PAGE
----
A new methodology for continuous scanning of particle aerodynamic diameter and application to filtration performance assessment of a room air purifier

S. Payne*, J. Symonds, Cambustion Ltd; T. Johnson, Cambridge University, UK

The Aerodynamic Aerosol Classifier (AAC) is a novel instrument that classifies particles based on their aerodynamic diameter. This is accomplished by passing the aerosol between spinning concentric cylinders with a coaxial sheath flow. Particles that have aerodynamic diameters larger than the AAC setpoint are dominated by the centrifugal force and impact the outer cylinder surface, while smaller particles remain entrained in the sheath flow; only particles with a narrow range of aerodynamic diameters pass through the AAC classifier. Particle sizes between 25 nm and 6.7 microns can be selected independent of the aerosol charge state, with a high transmission efficiency limited only by diffusion and impaction losses.

This technique can be used to measure an aerosol’s aerodynamic size distribution by stepping the AAC setpoint while recording the classified particle number concentration (Johnson et al., 2018). However, similar to the Differential Mobility Particle Sizer (DMPS) this stepping procedure requires long measurement times to achieve reasonable spectral resolutions. To overcome this limitation, Johnson et al. (In Preparation) recently developed the scanning AAC inversion. Following a similar methodology as the Scanning Mobility Particle Sizer (SMPS) inversion (Wang & Flagan, 1990), this new approach allows the aerodynamic size distribution to be continuously measured by varying the classifier speed while measuring the classified particle concentration. By continuously varying the classifier speed following an exponential function, the change in the centrifugal force a particle experiences during its classifier residence time is independent of its inlet time. Furthermore, when the scan time is sufficiently longer than the scan speed ramping constant, the scanning AAC transfer function converges to the same shape as the steady state transfer function.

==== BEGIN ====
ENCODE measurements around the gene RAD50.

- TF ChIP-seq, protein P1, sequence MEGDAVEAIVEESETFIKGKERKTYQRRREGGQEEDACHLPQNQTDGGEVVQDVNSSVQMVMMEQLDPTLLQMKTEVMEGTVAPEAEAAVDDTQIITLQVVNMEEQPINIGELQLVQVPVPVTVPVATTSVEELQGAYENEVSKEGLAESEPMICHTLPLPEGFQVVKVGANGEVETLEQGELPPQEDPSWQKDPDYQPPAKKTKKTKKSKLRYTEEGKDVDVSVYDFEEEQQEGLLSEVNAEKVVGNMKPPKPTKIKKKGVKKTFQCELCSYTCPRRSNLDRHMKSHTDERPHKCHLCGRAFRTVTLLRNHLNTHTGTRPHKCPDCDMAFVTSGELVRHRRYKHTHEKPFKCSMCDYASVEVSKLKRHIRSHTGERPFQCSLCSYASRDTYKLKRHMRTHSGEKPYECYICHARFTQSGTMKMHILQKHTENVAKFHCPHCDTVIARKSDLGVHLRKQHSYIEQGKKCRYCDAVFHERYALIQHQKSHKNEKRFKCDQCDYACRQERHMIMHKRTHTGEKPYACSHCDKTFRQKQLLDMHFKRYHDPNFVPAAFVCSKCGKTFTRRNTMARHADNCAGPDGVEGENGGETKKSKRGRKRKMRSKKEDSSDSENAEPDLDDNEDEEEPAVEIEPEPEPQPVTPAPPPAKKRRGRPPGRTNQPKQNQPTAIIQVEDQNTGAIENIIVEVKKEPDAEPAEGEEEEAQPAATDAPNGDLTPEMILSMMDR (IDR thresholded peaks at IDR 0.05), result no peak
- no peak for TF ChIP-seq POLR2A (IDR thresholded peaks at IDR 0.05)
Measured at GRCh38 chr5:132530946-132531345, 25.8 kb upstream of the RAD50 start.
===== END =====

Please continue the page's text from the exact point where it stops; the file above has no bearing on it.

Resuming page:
This study uses a scanning AAC to collect accelerated measurements of the ambient air particle size distributions in a room before and after the operation of a commercial room air purifier. A filter sample was taken from the air purifier and measurements of the size-dependent filtration efficiency were made, using the AAC to select monodisperse test particles by aerodynamic diameter. The aim was to assess the air purifier performance by comparing size-dependent penetration measurements with the full real-world ambient spectra...

Session: G17 - Monitoring and Control
Day: 24 October 2019
Time: 14:45 - 16:00 h

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